Researchers want to study how the proportions of three ingredients in a household deodorizer affect the acceptance of the product based on scent. The three components are neroli oil, rose oil, and tangerine oil.
Choose Stat > DOE > Mixture > Create Mixture Design.
Under Type of Design, select Simplex lattice.
From Number of components, select 3.
Click Designs, and then click OK.
Click Components. Under Name, for components A through C, type Neroli, Rose, and Tangerine, respectively. Click OK.
Click Results. Select Detailed description and design table.
Click OK in each dialog box.
Interpret the results
The design summary table includes the total number of components, process variables, design points, lattice degree, and mixture total.
The number of boundaries for each dimension indicates the complexity of the design space. That is, how many vertices, edges, planes, etc., confine the design space. Design points are often placed at a "corner" (vertex) or in the middle (edge or plane) of a boundary. The sample output shows that the design space has seven boundaries: 3 zero-dimensional vertices, 3 one-dimensional edges, and 1 two-dimensional plane.
To graphically display the design space and design points after you create a mixture design, create a Simplex Design
Minitab displays the number of design points for each point type. The interpretation of the point type value depends on whether the design is constrained or unconstrained. This is an unconstrained design because the proportions of all the components can range from 0 to 1. For unconstrained designs, the point type value usually indicates how many components are in the blend. However, there are two exceptions:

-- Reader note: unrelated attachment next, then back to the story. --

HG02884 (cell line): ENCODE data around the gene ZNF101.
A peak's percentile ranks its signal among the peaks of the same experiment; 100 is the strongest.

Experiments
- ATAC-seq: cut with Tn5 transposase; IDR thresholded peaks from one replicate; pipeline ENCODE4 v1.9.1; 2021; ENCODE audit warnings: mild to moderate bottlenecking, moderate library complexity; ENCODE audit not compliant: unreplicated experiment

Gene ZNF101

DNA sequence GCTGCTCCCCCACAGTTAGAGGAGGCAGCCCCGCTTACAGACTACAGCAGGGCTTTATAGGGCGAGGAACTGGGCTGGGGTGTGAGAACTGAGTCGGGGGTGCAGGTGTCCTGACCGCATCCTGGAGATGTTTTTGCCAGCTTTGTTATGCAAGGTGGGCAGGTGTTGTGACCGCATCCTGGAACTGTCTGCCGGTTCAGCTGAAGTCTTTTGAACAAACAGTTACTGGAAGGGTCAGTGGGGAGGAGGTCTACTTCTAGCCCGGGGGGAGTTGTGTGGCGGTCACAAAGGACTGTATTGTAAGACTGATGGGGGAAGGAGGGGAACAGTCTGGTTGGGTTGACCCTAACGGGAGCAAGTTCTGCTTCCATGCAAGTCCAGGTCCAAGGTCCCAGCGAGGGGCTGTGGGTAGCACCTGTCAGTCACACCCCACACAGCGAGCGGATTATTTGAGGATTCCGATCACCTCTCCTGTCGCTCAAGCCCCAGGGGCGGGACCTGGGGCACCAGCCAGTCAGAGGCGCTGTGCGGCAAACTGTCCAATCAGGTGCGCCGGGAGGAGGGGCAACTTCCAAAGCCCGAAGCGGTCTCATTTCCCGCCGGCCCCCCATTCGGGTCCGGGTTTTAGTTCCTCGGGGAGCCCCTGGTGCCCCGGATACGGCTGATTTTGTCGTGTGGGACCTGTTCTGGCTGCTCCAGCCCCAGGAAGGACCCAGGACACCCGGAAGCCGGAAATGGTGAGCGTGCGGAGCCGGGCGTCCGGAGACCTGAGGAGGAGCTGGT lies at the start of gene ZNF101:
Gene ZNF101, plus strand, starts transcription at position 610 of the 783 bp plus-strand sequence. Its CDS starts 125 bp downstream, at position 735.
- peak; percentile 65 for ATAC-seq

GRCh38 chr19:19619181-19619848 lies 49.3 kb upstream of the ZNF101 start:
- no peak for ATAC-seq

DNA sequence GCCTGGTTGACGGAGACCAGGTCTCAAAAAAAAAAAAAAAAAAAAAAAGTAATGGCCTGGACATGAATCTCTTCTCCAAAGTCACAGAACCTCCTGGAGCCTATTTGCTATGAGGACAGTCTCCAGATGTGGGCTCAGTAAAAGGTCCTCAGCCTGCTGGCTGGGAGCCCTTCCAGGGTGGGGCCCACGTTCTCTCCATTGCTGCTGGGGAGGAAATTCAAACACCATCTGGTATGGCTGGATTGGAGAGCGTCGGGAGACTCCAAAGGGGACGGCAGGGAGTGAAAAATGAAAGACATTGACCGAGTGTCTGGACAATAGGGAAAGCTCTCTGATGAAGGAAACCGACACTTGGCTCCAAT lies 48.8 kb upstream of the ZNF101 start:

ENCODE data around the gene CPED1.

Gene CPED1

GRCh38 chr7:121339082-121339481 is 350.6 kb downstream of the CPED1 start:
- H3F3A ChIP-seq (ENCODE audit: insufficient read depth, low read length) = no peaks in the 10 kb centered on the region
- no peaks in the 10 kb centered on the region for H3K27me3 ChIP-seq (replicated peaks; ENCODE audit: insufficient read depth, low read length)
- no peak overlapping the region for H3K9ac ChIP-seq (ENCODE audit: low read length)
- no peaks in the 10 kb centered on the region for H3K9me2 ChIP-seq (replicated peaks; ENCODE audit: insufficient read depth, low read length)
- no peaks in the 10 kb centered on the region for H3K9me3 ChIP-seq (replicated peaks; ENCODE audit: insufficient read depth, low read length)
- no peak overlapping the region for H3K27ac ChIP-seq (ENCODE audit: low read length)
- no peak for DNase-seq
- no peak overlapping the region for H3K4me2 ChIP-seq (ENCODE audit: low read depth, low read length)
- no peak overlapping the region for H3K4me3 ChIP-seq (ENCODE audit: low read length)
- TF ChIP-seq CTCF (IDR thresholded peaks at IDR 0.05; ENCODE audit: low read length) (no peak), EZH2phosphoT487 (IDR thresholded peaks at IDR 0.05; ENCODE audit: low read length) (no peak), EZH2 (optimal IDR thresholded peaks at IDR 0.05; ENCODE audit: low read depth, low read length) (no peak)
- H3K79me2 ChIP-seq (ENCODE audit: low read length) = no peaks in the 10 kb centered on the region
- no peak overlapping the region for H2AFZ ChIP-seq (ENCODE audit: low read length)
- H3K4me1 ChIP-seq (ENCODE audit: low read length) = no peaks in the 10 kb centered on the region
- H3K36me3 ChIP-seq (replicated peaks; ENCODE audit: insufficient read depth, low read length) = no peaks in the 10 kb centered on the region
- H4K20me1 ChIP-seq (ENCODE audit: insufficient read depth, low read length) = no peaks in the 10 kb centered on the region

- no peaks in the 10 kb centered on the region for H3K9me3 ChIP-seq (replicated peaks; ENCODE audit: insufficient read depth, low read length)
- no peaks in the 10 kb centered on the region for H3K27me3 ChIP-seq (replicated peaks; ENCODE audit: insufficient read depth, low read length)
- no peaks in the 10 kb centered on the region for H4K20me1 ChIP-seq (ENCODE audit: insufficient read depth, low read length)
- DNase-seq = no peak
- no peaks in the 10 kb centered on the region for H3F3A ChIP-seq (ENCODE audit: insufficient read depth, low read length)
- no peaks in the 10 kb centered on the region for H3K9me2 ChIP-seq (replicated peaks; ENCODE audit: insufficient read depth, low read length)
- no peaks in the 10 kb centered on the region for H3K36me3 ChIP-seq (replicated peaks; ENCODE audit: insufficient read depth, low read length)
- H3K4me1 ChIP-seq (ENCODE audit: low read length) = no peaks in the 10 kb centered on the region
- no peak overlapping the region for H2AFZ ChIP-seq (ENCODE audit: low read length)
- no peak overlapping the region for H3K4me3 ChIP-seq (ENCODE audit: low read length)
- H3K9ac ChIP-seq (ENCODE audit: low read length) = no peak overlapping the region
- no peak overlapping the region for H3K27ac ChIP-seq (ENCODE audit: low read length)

Type 0 is the center point. The center point corresponds to the blend in which all components are included in equal proportions. This design has one center point.
Type - 1 is an axial point. An axial point is special complete blend that lies exactly halfway between the center point and a vertex. This design has three axial points.
In some mixture experimentation, it is necessary to set a lower bound and/or an upper bound on some or all of the components. For this design, the bounds of mixture components table indicates that none of the components have bounds because the proportions can range from 0 to 1.
The design table displays the component values for each experimental run using coded component names and uncoded values. For example, in the first run, component A has a proportion set at 0.0000, B set at 1.0000, and C set at 0.0000. With 3 components, the design has 7 runs. In the worksheet, Minitab displays the names of the components and the levels.
Minitab randomizes the design by default, so when you create this design, the run order will not match the order in the example output.